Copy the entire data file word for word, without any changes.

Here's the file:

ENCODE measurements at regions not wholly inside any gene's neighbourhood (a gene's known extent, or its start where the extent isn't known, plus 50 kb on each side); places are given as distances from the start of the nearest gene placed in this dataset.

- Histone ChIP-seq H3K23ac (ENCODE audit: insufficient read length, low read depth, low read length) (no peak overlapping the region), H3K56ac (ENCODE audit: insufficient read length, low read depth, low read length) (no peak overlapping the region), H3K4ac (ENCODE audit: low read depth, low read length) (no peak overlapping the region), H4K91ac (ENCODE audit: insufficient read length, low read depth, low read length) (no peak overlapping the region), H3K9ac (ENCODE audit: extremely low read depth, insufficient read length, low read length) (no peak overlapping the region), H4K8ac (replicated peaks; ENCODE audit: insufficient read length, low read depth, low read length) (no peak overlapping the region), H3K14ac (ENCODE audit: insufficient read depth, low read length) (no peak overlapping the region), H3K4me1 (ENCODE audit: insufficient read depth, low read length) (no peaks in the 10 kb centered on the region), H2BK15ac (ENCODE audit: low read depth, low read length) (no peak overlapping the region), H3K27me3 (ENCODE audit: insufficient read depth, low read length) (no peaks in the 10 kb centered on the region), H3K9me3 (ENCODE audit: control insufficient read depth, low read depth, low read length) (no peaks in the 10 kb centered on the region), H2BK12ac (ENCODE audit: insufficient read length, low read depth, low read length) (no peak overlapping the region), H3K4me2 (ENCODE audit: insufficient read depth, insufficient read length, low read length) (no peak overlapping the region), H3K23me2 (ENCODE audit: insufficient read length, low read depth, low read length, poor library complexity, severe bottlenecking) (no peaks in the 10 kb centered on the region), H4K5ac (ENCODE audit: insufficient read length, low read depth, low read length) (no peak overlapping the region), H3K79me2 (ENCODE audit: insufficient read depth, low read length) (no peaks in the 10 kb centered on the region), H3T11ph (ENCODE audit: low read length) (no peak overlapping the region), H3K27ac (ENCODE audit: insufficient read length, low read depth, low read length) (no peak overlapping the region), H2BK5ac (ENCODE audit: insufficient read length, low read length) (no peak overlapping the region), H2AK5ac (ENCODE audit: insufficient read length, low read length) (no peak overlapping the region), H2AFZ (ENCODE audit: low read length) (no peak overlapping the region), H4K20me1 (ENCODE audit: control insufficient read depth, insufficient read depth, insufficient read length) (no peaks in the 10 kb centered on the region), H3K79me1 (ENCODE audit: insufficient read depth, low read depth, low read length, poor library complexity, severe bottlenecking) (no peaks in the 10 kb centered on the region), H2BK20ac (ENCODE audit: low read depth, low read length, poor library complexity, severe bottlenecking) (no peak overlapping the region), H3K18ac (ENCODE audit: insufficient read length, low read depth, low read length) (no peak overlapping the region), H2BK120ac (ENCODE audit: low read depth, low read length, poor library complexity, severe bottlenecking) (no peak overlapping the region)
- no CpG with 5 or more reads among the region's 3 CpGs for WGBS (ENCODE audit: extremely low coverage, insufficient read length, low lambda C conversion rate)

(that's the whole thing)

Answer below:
ENCODE measurements at regions not wholly inside any gene's neighbourhood (a gene's known extent, or its start where the extent isn't known, plus 50 kb on each side); places are given as distances from the start of the nearest gene placed in this dataset.

- Histone ChIP-seq H3K23ac (ENCODE audit: insufficient read length, low read depth, low read length) (no peak overlapping the region), H3K56ac (ENCODE audit: insufficient read length, low read depth, low read length) (no peak overlapping the region), H3K4ac (ENCODE audit: low read depth, low read length) (no peak overlapping the region), H4K91ac (ENCODE audit: insufficient read length, low read depth, low read length) (no peak overlapping the region), H3K9ac (ENCODE audit: extremely low read depth, insufficient read length, low read length) (no peak overlapping the region), H4K8ac (replicated peaks; ENCODE audit: insufficient read length, low read depth, low read length) (no peak overlapping the region), H3K14ac (ENCODE audit: insufficient read depth, low read length) (no peak overlapping the region), H3K4me1 (ENCODE audit: insufficient read depth, low read length) (no peaks in the 10 kb centered on the region), H2BK15ac (ENCODE audit: low read depth, low read length) (no peak overlapping the region), H3K27me3 (ENCODE audit: insufficient read depth, low read length) (no peaks in the 10 kb centered on the region), H3K9me3 (ENCODE audit: control insufficient read depth, low read depth, low read length) (no peaks in the 10 kb centered on the region), H2BK12ac (ENCODE audit: insufficient read length, low read depth, low read length) (no peak overlapping the region), H3K4me2 (ENCODE audit: insufficient read depth, insufficient read length, low read length) (no peak overlapping the region), H3K23me2 (ENCODE audit: insufficient read length, low read depth, low read length, poor library complexity, severe bottlenecking) (no peaks in the 10 kb centered on the region), H4K5ac (ENCODE audit: insufficient read length, low read depth, low read length) (no peak overlapping the region), H3K79me2 (ENCODE audit: insufficient read depth, low read length) (no peaks in the 10 kb centered on the region), H3T11ph (ENCODE audit: low read length) (no peak overlapping the region), H3K27ac (ENCODE audit: insufficient read length, low read depth, low read length) (no peak overlapping the region), H2BK5ac (ENCODE audit: insufficient read length, low read length) (no peak overlapping the region), H2AK5ac (ENCODE audit: insufficient read length, low read length) (no peak overlapping the region), H2AFZ (ENCODE audit: low read length) (no peak overlapping the region), H4K20me1 (ENCODE audit: control insufficient read depth, insufficient read depth, insufficient read length) (no peaks in the 10 kb centered on the region), H3K79me1 (ENCODE audit: insufficient read depth, low read depth, low read length, poor library complexity, severe bottlenecking) (no peaks in the 10 kb centered on the region), H2BK20ac (ENCODE audit: low read depth, low read length, poor library complexity, severe bottlenecking) (no peak overlapping the region), H3K18ac (ENCODE audit: insufficient read length, low read depth, low read length) (no peak overlapping the region), H2BK120ac (ENCODE audit: low read depth, low read length, poor library complexity, severe bottlenecking) (no peak overlapping the region)
- no CpG with 5 or more reads among the region's 3 CpGs for WGBS (ENCODE audit: extremely low coverage, insufficient read length, low lambda C conversion rate)